[isabelle-dev] NEWS: embedded YXML syntax

Makarius makarius at sketis.net
Tue Jul 12 22:47:11 CEST 2011

On Mon, 11 Jul 2011, Makarius wrote:

> On Mon, 11 Jul 2011, Alexander Krauss wrote:
>> Do you have an example / intended use?

Here is another example (for Isabelle/c3b6374278fa):

ML {*
   val print_scala =
     #> YXML.string_of_body
     #> YXML.embed_controls
     #> funpow 3 quote
     #> prefix "val s = "
     #> writeln

ML {* print_scala @{term "%x. x + y + z"} *}

Now the Output window shows some generated Scala text that can be pasted 
manually into the Console/Scala window in jEdit.

(Scala string literals with 3 codes may contain arbitrary control 
characters without escapes.  Display of small black squares instead of 
bold-italic X and Y means the user has an old version of the IsabelleText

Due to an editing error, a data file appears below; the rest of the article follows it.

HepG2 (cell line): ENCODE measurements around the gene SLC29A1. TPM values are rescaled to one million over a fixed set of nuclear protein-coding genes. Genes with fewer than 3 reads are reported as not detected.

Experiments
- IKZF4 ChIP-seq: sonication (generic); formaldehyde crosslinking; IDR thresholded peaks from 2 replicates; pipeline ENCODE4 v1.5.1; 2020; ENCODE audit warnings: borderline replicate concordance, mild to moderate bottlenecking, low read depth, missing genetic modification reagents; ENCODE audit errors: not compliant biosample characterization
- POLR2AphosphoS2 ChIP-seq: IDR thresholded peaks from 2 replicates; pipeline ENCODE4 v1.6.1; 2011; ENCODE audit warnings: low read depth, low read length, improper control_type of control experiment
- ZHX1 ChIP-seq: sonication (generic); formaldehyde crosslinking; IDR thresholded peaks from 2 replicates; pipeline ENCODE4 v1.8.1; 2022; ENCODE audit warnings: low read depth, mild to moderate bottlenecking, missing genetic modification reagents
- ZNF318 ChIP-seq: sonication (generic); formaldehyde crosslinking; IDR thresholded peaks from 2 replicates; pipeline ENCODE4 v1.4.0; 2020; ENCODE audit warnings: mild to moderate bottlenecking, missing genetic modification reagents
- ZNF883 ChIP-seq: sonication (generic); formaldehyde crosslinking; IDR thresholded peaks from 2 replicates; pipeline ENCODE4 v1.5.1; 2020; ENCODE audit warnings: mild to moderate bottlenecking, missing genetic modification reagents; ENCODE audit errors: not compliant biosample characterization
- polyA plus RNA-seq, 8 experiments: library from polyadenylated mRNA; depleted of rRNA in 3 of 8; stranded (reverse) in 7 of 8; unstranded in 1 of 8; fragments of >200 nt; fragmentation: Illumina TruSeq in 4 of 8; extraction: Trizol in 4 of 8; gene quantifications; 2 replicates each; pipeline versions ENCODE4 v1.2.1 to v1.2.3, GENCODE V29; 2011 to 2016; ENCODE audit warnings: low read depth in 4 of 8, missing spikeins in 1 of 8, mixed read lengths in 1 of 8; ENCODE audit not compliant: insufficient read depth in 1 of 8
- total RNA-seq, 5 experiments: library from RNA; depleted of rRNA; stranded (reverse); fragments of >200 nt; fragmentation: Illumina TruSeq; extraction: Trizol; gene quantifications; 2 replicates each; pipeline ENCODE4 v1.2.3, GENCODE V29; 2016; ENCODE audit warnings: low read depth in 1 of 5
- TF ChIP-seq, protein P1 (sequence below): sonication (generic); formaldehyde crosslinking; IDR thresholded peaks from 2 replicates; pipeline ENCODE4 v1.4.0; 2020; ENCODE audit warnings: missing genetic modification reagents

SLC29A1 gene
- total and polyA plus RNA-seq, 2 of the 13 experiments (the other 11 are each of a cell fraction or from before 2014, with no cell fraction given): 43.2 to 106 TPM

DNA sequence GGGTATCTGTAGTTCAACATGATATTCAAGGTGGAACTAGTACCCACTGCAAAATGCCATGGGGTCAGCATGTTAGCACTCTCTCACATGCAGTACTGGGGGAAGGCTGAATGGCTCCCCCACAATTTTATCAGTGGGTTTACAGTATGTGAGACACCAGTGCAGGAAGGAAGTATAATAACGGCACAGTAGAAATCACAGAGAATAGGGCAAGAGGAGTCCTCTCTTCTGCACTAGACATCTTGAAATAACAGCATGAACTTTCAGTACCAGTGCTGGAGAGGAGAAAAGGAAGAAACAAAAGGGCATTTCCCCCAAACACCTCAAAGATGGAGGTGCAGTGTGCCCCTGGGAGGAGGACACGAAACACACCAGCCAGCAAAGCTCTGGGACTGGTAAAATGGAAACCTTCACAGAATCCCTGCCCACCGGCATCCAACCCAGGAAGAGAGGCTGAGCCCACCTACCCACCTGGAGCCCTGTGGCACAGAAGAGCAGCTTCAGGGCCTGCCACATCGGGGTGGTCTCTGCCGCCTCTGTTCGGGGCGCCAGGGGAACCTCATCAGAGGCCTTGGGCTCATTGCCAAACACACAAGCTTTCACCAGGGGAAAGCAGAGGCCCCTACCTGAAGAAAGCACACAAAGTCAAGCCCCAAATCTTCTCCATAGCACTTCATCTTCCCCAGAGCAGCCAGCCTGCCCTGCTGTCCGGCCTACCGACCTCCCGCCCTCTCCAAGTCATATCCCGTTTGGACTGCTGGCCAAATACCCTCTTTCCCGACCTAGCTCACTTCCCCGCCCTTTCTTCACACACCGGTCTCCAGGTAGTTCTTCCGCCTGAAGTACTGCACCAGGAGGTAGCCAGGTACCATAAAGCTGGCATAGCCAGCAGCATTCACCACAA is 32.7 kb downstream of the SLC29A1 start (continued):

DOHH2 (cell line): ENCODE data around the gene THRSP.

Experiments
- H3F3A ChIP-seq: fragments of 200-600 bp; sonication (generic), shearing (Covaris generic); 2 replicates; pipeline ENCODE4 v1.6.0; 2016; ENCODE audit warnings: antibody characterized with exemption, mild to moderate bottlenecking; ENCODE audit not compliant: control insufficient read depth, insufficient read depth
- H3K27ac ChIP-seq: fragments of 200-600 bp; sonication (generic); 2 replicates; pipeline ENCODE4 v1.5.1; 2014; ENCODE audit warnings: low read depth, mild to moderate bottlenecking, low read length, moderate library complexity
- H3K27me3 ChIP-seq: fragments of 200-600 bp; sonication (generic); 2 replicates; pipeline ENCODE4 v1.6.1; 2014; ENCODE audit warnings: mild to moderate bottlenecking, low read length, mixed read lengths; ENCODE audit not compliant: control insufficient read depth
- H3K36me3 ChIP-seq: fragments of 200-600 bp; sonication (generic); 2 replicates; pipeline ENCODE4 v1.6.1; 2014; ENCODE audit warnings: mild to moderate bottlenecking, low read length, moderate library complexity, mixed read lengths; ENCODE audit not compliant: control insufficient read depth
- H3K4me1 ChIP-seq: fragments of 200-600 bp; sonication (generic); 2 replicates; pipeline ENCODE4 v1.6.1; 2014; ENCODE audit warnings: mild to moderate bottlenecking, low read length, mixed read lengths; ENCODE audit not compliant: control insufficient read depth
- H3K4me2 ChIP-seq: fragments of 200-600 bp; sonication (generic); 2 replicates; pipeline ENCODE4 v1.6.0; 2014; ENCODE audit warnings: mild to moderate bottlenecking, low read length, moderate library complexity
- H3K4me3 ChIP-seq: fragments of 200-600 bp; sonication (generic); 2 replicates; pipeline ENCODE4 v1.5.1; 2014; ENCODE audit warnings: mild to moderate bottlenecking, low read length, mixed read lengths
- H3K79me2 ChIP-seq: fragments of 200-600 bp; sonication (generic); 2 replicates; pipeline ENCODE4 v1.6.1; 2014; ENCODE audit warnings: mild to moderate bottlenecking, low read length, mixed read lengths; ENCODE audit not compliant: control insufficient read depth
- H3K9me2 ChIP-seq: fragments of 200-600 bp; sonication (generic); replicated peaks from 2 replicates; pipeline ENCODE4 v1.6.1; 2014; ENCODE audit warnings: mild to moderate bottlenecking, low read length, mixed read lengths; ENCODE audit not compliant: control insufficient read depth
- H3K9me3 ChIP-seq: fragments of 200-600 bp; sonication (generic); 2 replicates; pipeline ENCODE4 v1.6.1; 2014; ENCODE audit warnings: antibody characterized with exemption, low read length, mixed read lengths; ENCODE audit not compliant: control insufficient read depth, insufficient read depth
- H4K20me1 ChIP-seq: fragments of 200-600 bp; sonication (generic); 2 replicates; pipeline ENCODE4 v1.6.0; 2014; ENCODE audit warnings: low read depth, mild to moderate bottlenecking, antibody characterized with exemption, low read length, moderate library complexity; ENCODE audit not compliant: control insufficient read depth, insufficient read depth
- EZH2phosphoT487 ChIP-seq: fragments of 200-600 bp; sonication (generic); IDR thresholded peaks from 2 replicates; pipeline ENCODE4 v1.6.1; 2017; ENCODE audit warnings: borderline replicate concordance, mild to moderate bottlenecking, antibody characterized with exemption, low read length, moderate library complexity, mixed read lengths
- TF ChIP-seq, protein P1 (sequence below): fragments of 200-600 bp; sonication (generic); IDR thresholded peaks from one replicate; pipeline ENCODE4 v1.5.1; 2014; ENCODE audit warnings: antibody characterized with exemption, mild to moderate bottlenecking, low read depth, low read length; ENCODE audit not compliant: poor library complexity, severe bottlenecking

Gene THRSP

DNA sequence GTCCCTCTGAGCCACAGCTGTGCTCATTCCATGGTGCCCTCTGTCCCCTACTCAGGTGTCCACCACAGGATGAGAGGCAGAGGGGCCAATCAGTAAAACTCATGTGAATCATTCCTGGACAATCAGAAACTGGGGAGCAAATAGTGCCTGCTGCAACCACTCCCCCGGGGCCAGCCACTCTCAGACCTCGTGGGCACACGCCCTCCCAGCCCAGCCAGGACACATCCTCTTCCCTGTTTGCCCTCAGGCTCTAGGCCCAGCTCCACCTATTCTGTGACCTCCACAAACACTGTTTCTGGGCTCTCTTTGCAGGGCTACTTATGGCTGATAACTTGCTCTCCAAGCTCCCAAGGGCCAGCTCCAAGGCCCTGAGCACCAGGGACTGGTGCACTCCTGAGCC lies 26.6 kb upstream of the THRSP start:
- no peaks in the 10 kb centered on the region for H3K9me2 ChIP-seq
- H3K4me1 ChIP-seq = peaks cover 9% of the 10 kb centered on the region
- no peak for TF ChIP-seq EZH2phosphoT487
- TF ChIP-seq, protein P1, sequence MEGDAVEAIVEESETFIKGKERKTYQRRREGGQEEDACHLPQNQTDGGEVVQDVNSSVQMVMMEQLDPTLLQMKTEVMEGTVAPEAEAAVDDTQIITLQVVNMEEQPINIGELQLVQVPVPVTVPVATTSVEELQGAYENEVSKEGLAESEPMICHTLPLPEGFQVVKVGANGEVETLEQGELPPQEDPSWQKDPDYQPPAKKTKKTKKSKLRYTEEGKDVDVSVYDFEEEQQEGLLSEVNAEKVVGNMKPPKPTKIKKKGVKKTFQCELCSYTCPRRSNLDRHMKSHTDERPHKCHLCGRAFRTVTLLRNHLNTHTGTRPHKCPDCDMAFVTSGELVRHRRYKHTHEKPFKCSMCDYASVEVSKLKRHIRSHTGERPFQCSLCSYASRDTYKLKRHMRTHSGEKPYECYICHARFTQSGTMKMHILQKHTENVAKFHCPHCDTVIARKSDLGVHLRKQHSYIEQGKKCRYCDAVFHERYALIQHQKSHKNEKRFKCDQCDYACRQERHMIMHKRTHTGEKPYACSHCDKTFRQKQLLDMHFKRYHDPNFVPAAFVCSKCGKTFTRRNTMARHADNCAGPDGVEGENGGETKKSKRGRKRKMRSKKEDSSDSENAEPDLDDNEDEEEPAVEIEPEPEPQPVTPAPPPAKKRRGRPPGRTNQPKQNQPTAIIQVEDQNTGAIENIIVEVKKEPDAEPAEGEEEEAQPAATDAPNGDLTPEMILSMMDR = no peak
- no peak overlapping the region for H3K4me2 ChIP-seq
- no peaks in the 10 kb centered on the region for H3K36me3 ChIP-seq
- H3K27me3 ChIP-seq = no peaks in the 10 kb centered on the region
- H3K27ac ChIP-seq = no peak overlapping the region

fonts installed on the system.  This needs to be updated from 
Isabelle/lib/fonts, or deleted.  Isabelle/Scala can pick up the font 
automatically, unless the operating system already imposes another version 
onto the JVM by external means.)

Interpreting the generated Scala source defines a String val s.  It can be 
turned into a term in Scala like this:

   import isabelle._

Now we have a mirror image of the ML term datatype in Scala, see also 
src/Pure/term.scala for the definitions.

This allows to play ping-pong with formal entities between the two 
processes, using the Term_XML and YXML functions on either side.  E.g. 
there could be external tools that happen to run on the JVM and need to be 
connected to the logic, or some IDE components that want to manipulate 
formal entities in some way.  Of course, the main logical operations 
remain on the ML side, where the fully formal context is available (e.g. 
for unification, but also for notation).

Note that producing terms in Scala on the spot is not so easy without 
knowing the context -- hard-wired constant names like in really old 
Isabelle/ML code do not last long.  Formal entities must somehow come from 
the formal environment, potentially based on a mechanism that is similar 
to ML antiquotations.


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